You need not, nor should not, wait for a consensus to emerge among the various religious communities active within our state. That is not likely to happen for a very long time. In this case, justice delayed is justice denied. The Episcopal Church, other Christian churches, and other religious faiths all have their work to do, and each will need to live with integrity with this new law, just as we have learned to live with the conviction of our various beliefs in response to Civil Union legislation.
This will not be easy for the Episcopal Church here in Vermont and throughout our denomination. Our Canons and our Book of Common Prayer are clear in the use of marriage as between one man and one woman. Many are working to expand that understanding, but that will require the action of our General Convention. In the meantime, we here in Vermont will continue to provide the very best pastoral care we can to all couples who seek God’s blessing on their faithful, committed, monogamous relationships.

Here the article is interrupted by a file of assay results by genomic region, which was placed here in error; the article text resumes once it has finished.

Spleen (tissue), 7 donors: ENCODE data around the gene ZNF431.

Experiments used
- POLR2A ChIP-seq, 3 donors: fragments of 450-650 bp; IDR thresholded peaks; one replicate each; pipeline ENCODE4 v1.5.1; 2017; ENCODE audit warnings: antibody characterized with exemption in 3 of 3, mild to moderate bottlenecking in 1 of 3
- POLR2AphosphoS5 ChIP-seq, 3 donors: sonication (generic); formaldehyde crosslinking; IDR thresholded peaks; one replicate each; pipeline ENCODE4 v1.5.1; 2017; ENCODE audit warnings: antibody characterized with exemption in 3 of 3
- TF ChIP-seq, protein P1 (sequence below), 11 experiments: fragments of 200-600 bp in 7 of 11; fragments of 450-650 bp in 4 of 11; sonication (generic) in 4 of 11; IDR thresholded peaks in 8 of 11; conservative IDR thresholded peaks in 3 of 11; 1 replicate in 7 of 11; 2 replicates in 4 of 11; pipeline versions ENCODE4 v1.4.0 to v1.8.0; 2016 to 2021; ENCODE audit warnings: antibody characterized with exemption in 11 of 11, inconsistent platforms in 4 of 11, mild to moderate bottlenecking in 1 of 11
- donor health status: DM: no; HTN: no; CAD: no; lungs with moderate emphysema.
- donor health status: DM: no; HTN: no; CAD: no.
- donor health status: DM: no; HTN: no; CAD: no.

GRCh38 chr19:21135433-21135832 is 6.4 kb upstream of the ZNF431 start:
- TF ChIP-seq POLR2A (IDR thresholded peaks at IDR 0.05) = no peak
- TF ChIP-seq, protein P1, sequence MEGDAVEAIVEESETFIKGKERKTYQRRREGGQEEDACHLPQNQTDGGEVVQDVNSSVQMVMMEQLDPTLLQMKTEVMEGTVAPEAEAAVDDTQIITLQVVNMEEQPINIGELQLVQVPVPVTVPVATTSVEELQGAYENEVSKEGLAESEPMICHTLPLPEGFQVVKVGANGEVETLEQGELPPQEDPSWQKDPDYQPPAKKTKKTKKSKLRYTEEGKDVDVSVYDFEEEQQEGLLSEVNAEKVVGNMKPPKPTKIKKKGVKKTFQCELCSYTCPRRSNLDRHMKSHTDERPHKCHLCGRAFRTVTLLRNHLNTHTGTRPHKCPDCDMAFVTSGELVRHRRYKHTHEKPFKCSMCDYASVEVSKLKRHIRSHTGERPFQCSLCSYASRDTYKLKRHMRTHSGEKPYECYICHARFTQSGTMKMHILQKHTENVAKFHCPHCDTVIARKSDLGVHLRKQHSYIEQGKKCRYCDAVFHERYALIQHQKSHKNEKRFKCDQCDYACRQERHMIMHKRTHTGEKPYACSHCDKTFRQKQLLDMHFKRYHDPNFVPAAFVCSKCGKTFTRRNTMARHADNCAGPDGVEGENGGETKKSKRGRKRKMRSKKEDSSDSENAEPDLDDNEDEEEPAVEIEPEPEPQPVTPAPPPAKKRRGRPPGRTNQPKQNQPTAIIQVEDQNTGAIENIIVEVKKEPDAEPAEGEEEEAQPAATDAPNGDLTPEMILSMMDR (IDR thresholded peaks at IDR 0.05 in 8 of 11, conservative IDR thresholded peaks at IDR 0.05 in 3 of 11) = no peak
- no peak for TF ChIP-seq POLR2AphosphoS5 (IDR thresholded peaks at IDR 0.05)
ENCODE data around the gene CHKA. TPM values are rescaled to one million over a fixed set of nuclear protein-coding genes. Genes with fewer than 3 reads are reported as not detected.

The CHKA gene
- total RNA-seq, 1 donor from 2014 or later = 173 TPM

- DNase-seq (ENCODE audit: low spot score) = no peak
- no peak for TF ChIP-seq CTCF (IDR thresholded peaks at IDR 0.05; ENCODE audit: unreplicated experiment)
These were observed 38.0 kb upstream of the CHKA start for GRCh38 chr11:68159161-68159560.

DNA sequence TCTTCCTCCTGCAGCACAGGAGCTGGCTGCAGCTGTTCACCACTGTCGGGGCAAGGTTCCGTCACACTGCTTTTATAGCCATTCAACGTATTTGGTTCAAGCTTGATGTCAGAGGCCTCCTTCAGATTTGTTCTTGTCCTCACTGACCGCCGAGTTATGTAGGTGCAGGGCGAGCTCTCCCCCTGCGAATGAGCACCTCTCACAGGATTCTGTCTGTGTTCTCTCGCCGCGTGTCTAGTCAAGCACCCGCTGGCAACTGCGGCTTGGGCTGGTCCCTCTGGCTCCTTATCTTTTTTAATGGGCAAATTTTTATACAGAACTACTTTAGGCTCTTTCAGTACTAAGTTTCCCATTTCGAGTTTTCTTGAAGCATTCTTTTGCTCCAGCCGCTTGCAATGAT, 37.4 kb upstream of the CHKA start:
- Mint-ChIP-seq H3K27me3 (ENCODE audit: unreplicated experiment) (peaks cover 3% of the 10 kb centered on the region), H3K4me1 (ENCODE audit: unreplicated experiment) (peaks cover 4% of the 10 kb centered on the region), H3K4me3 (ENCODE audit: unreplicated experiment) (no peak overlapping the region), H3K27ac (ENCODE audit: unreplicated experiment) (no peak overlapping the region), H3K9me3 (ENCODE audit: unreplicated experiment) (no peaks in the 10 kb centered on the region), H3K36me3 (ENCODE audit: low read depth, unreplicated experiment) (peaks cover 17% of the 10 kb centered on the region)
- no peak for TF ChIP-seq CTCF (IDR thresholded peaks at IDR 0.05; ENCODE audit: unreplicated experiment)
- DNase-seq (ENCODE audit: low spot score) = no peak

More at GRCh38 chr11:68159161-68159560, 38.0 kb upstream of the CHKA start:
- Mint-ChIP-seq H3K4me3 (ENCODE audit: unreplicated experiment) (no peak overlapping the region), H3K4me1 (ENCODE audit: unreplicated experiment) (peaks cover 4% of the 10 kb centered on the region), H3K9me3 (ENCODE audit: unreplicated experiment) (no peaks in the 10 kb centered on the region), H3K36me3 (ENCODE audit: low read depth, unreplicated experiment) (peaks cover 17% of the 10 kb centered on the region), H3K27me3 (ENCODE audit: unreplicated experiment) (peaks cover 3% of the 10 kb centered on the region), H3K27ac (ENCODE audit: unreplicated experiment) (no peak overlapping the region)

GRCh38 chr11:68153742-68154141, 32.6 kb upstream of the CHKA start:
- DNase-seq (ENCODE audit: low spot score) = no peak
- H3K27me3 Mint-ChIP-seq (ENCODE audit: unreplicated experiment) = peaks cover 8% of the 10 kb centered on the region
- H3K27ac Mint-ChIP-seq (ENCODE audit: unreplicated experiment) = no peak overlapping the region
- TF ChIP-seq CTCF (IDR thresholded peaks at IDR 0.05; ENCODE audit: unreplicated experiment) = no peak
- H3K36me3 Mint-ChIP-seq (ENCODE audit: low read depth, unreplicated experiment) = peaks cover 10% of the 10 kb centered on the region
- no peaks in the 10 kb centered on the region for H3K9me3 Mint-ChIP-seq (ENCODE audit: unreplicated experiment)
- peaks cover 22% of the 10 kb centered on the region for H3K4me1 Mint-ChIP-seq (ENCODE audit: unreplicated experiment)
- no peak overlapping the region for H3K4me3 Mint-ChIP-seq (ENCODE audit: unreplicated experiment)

The time is right for Vermont to move forward with what is right and just for all with regard to civil marriage and the many benefits it brings to couples and to society as a whole. Thank you for your attention to this important matter and for this opportunity to speak with you today.
You can thank the good bishop here for standing up and speaking out!


Caminante said...

Gee, I recognise that photo (b/e I took it in July 2007).

Do pray for his wife, Ann, and him as his father died just a few weeks ago and his father-in-law in January

And go over to my blog for an eye-witness (sort of) report of the hearing last night at the Vermont State House.


Photo credit duly noted!

IT said...

This is a great testmony. Upper NE has some excellent Bishops!